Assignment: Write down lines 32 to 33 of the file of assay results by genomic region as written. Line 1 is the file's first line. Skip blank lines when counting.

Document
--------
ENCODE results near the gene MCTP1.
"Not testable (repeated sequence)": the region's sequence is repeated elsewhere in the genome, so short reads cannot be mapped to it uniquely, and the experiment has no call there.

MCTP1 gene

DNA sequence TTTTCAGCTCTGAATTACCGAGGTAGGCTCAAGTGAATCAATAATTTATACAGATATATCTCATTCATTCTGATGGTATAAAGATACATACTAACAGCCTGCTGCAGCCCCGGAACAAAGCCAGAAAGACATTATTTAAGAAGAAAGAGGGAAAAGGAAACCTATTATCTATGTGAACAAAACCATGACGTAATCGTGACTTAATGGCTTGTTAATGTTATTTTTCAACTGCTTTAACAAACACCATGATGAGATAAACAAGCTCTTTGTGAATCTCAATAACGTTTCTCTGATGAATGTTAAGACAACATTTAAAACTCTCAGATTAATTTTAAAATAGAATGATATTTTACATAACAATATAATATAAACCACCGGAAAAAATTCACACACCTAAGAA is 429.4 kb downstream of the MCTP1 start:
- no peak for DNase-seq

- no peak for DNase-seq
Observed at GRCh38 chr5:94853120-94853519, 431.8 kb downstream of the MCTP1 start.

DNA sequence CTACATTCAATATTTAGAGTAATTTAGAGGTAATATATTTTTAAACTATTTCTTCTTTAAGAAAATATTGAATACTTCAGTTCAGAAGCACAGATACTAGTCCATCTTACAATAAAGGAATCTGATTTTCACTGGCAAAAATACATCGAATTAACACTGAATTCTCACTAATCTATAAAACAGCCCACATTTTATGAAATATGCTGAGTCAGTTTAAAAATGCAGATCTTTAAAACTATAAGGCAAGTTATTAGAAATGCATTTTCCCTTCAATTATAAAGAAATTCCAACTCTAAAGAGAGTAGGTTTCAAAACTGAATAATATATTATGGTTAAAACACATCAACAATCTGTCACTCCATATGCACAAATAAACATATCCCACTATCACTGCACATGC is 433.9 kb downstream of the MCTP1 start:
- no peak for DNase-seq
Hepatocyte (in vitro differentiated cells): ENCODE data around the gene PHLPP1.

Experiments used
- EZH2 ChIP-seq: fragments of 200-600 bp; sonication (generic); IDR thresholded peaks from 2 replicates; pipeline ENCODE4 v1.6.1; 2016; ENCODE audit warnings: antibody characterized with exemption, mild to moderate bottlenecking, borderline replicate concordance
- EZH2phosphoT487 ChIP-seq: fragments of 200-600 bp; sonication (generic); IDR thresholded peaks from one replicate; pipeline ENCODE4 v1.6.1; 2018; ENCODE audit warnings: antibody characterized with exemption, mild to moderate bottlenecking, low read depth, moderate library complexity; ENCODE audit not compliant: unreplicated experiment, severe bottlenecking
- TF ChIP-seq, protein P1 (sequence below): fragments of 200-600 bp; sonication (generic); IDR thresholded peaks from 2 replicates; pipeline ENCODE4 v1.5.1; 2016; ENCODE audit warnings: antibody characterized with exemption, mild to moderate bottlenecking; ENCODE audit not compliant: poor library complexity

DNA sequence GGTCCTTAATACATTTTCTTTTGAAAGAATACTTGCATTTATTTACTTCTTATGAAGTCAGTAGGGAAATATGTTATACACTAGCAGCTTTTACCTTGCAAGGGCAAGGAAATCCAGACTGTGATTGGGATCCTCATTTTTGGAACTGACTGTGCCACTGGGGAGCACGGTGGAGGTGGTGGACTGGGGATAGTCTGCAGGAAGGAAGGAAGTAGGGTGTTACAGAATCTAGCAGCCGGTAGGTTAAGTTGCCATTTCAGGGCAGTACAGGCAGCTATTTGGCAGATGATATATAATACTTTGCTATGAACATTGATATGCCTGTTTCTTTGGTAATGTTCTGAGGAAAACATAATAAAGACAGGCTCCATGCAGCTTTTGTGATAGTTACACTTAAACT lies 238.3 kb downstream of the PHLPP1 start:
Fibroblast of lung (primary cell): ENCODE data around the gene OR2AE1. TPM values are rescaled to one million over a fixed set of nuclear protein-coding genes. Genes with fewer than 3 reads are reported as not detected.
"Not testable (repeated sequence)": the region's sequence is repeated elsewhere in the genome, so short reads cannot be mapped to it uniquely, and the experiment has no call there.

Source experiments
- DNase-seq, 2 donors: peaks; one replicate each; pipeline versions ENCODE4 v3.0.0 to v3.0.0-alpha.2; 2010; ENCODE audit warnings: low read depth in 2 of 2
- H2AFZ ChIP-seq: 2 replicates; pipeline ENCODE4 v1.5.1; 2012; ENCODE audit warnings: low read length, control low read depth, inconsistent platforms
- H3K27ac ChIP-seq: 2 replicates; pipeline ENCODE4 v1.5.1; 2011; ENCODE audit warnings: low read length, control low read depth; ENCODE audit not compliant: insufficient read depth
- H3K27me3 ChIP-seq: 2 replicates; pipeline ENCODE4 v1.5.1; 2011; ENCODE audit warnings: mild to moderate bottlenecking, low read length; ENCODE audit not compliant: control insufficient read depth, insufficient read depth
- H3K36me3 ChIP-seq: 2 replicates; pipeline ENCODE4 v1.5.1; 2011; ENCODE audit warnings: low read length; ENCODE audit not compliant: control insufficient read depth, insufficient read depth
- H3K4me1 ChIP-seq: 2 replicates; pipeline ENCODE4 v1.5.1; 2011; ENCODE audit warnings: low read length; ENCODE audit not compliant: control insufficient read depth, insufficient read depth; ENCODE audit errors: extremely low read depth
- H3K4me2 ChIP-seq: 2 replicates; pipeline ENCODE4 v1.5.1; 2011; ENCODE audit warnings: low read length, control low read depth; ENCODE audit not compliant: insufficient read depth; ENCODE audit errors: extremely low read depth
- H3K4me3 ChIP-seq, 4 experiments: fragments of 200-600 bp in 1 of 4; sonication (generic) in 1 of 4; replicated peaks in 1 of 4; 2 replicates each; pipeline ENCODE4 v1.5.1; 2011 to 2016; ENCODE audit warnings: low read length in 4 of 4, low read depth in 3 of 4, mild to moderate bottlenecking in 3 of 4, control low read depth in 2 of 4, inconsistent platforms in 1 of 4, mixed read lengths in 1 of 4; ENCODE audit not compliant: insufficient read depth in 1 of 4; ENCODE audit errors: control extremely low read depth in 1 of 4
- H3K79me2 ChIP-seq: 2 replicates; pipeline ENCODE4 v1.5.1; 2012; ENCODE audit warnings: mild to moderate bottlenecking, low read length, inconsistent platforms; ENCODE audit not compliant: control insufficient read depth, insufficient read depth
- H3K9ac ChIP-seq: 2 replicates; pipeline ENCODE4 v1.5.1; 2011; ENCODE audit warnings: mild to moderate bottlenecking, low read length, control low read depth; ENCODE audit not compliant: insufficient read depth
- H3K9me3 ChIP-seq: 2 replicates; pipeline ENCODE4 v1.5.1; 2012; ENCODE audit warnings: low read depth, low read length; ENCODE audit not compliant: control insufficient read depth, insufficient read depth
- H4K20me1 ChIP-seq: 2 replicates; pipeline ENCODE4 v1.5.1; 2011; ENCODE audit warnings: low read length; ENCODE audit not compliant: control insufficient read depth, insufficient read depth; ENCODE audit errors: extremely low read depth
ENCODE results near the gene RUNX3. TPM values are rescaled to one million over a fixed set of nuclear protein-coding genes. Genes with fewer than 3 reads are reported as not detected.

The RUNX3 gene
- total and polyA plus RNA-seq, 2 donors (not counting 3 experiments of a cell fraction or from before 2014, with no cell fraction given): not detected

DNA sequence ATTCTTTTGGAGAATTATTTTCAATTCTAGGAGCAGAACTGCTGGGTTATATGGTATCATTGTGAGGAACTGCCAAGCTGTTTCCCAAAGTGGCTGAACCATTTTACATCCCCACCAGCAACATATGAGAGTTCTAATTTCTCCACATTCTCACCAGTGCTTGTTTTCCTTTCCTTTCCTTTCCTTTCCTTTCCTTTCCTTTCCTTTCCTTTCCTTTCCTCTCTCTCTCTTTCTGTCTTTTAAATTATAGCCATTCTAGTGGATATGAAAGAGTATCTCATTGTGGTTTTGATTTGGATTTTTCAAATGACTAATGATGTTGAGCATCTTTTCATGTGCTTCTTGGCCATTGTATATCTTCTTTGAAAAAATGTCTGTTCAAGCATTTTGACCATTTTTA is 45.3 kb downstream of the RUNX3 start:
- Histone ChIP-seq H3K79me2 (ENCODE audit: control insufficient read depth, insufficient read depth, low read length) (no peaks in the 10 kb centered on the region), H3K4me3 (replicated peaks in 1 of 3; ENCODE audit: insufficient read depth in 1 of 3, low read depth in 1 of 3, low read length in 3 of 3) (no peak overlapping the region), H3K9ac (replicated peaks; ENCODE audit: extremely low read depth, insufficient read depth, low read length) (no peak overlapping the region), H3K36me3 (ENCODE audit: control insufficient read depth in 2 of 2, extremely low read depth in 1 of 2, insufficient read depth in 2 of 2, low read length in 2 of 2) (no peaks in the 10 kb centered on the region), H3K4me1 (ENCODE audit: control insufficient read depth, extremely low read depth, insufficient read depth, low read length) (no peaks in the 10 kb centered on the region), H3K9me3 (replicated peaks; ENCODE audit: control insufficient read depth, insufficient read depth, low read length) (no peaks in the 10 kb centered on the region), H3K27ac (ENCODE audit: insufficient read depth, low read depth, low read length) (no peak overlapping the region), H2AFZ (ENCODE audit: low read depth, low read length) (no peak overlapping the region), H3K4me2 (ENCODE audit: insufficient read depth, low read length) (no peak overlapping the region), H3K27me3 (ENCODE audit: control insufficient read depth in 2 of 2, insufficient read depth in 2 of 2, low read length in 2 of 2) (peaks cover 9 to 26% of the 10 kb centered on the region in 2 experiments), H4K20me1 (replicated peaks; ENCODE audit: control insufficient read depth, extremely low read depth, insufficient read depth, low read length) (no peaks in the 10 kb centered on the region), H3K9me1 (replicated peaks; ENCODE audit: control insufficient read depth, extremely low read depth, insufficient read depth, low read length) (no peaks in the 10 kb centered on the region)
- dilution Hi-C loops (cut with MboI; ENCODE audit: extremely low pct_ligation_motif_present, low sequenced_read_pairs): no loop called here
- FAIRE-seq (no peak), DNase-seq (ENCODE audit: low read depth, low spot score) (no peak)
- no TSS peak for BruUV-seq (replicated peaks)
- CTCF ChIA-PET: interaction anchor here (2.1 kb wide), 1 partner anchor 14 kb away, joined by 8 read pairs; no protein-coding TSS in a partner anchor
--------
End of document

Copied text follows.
The RUNX3 gene
- total and polyA plus RNA-seq, 2 donors (not counting 3 experiments of a cell fraction or from before 2014, with no cell fraction given): not detected